On Thursday my dermatologist found two moles on my back that he said needed to be removed and biopsied. He also asked that I get some blood testing done to check for anemia and a few other things. On Friday afternoon I sat in a hospital lab waiting room and my mind began to go to a not-so-happy place. I feel fairly confident that the moles aren't melanoma and I seriously doubt that my blood tests will show that I have anything more serious than anemia but there of course is that tiny little chance that I'm wrong. And even if I'm right the whole thing was serving as a reminder of how vulnerable we all are in regards to our health. A little voice in my head kept asking me, "What if you did get really sick? Who would take care of you? Who would hold your hand through the whole thing? Who would help you with your son?"
The little voice was more than annoying. It was making me depressed and worse yet it was making me a little scared. It was just after two in the afternoon and I knew most of my friends were at work so I sent a light-hearted text to a friend in NY hoping that if I could engage him in some humorous banter I would be able to distract myself and feel, at least at that moment, a little less alone. Unfortunately he was also busy (most likely still at work) so in the end I made friends with the woman filling out my paperwork and I joked around with the lab tech who was taking my blood...but that was totally a surface thing. I didn't know these people and my assumed joviality was only mildly distracting. The spark of fear that I was masking was most definitely still there.
So I left the lab feeling incredibly down. I put on a happy face for my son when I picked him up from speech therapy but I wasn't feeling it. And then on my way to Costco my friend Brenda called from the Bay Area. She told me about how much my last email to her had made her laugh during what had apparently been a challenging few weeks for her. We talked about her work and various other things and although I never mentioned the moles or any of the rest of it I felt MUCH better because I was reminded that if I was ever truly in need Brenda would absolutely be there for me regardless of how far away she lived. I've known her since we were kids and I have ALWAYS been able to count on her. About a half hour after I hung up the phone my friend Robin called and invited me out for dinner and margaritas. The timing of the invitation couldn't have been much better. Robin's a breast cancer survivor and I did tell her about my concerns. She nodded her understanding and then smiled. "Well," she said, "you live pretty close to the hospital. You could walk to chemo!" That was enough to make me giggle and again I felt myself relaxing because I knew that Robin had my back...which reminded me that my friend Kim did as well as does my friend Mika who lives about ten minutes away from me and several others who live throughout the state and even in other countries.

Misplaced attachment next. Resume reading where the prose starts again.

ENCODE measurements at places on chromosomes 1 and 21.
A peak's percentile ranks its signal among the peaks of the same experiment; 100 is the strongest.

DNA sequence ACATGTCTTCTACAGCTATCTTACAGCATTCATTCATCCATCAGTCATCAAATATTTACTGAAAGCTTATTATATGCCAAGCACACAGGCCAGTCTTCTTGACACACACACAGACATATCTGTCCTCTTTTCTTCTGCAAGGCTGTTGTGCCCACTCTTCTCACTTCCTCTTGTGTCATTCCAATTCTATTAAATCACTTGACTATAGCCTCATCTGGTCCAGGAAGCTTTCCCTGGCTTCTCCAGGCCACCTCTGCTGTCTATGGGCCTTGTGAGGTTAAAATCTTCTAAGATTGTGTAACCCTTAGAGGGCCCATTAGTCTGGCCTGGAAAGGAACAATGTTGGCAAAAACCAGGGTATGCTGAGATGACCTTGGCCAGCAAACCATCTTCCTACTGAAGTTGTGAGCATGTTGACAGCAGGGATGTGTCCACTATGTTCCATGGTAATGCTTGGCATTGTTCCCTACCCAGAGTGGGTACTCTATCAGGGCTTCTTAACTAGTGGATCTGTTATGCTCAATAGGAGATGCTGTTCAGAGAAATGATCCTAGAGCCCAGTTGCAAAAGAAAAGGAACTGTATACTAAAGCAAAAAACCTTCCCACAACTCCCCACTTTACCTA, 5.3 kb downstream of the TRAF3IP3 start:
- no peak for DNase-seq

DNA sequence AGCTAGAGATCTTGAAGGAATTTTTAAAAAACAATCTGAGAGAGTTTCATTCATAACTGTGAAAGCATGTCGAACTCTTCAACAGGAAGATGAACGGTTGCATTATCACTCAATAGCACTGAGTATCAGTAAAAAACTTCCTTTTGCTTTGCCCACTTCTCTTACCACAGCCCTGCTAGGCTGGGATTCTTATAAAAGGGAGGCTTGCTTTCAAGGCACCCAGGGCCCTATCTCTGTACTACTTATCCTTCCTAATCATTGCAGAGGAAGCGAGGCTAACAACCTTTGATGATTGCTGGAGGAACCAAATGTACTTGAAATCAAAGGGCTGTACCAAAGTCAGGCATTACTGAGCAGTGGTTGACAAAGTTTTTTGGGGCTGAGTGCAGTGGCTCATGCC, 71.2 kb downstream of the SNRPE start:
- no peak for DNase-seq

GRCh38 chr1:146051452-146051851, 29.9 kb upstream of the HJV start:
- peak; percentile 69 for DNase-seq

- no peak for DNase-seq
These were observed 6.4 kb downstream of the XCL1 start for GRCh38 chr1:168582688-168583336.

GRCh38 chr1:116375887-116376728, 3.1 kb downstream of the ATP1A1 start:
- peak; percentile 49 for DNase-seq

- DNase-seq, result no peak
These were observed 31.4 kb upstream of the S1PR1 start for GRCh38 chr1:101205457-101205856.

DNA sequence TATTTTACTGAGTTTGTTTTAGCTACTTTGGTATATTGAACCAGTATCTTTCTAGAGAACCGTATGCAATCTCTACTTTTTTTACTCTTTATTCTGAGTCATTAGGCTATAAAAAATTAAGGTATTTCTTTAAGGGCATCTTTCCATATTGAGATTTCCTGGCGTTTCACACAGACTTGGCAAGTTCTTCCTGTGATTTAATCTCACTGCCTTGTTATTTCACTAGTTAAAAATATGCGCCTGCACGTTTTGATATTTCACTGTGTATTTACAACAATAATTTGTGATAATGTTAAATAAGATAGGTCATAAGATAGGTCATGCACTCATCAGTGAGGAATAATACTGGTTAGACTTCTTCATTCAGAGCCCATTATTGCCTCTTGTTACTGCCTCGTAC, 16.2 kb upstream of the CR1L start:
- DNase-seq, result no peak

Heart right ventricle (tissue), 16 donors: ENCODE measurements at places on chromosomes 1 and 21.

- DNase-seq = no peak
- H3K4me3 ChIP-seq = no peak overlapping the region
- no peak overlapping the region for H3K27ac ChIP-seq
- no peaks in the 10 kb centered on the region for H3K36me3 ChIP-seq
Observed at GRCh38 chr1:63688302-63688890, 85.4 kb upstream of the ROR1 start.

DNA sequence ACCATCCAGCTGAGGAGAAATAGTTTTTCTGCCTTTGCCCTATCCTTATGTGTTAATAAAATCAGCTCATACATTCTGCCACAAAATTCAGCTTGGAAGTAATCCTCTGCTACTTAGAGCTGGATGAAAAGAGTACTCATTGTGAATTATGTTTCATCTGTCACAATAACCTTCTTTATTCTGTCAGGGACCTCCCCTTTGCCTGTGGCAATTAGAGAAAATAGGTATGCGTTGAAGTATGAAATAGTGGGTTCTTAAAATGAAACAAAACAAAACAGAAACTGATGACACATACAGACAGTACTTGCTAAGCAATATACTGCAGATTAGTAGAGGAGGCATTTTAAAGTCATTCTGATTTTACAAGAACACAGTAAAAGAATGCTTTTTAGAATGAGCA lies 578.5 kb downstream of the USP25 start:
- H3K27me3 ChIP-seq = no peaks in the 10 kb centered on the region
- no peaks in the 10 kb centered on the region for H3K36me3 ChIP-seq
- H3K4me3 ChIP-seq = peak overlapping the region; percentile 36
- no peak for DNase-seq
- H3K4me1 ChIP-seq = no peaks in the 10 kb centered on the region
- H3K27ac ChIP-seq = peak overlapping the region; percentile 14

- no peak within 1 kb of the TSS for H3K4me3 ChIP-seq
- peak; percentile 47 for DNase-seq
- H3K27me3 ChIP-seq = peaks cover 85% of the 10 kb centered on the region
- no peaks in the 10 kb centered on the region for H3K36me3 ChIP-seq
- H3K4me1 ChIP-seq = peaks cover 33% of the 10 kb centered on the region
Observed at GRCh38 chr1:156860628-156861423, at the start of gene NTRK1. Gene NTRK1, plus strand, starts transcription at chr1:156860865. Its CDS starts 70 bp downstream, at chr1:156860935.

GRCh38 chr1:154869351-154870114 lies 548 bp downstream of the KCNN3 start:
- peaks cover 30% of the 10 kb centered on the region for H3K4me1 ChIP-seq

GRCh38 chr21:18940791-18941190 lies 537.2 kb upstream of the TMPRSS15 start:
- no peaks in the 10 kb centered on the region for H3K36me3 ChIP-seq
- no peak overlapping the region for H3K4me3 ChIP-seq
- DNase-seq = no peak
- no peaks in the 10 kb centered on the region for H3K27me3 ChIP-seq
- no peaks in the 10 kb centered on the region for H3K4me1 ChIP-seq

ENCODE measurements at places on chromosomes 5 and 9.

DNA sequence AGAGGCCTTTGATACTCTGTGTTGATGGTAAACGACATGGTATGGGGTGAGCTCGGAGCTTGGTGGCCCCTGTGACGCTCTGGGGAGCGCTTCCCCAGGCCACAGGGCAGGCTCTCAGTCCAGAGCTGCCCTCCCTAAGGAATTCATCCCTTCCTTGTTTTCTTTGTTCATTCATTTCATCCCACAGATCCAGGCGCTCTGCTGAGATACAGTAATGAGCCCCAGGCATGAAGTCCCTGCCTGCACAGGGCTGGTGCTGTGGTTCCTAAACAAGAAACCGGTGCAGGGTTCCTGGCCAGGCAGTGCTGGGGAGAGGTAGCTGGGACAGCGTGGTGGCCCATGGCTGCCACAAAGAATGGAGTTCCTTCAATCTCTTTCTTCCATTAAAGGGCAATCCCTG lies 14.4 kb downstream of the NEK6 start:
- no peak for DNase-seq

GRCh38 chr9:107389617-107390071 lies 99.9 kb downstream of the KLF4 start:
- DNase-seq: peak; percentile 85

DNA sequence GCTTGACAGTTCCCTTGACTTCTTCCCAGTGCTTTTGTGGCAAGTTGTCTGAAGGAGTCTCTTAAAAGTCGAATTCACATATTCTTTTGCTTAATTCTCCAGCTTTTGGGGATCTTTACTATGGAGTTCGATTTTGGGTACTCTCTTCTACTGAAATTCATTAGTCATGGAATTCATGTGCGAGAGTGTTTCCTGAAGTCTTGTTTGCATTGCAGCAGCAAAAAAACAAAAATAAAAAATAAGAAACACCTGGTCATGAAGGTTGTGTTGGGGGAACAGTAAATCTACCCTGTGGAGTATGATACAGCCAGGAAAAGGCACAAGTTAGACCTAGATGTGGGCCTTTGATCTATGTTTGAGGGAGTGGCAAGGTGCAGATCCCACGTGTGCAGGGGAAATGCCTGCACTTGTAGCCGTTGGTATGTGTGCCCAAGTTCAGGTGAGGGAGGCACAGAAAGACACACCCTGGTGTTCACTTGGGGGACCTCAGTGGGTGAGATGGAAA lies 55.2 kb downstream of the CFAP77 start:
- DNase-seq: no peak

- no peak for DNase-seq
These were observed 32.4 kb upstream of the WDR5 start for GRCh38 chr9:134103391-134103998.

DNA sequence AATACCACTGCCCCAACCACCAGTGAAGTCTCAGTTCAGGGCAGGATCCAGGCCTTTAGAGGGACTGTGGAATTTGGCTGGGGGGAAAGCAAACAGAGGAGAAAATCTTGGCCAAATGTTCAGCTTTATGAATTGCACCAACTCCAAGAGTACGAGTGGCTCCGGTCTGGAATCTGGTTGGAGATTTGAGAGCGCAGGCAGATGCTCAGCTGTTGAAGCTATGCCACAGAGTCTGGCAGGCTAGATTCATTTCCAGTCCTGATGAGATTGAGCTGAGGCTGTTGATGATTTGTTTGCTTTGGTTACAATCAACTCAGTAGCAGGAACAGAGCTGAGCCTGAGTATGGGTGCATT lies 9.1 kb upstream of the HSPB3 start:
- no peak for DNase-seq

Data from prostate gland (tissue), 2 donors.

I'm not in a committed romantic relationship. Currently there is no guy who I can lean on in the unlikely event that my health were to take a dramatic turn for the worse. But I have such a strong network of friends it doesn't really matter so much. The little voice that was bothering me while I sat in that waiting room wasn't really worried about my health anyway. It was worried about being alone. And that's one concern I can put to rest. I'm not alone at all. I don't think I ever have been.
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